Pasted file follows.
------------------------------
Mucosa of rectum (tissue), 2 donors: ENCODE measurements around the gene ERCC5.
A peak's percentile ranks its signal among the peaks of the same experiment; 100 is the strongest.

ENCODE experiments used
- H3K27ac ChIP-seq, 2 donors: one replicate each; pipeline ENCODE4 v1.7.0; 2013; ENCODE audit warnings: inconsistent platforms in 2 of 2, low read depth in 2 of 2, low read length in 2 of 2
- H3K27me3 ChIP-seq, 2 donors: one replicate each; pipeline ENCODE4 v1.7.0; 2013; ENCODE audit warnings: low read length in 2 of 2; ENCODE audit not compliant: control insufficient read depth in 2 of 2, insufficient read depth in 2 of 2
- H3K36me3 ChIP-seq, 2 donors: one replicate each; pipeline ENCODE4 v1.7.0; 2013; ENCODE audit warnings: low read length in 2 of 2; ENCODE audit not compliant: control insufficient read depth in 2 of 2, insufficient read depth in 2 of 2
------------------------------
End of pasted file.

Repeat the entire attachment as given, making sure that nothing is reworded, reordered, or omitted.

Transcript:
Mucosa of rectum (tissue), 2 donors: ENCODE measurements around the gene ERCC5.
A peak's percentile ranks its signal among the peaks of the same experiment; 100 is the strongest.

ENCODE experiments used
- H3K27ac ChIP-seq, 2 donors: one replicate each; pipeline ENCODE4 v1.7.0; 2013; ENCODE audit warnings: inconsistent platforms in 2 of 2, low read depth in 2 of 2, low read length in 2 of 2
- H3K27me3 ChIP-seq, 2 donors: one replicate each; pipeline ENCODE4 v1.7.0; 2013; ENCODE audit warnings: low read length in 2 of 2; ENCODE audit not compliant: control insufficient read depth in 2 of 2, insufficient read depth in 2 of 2
- H3K36me3 ChIP-seq, 2 donors: one replicate each; pipeline ENCODE4 v1.7.0; 2013; ENCODE audit warnings: low read length in 2 of 2; ENCODE audit not compliant: control insufficient read depth in 2 of 2, insufficient read depth in 2 of 2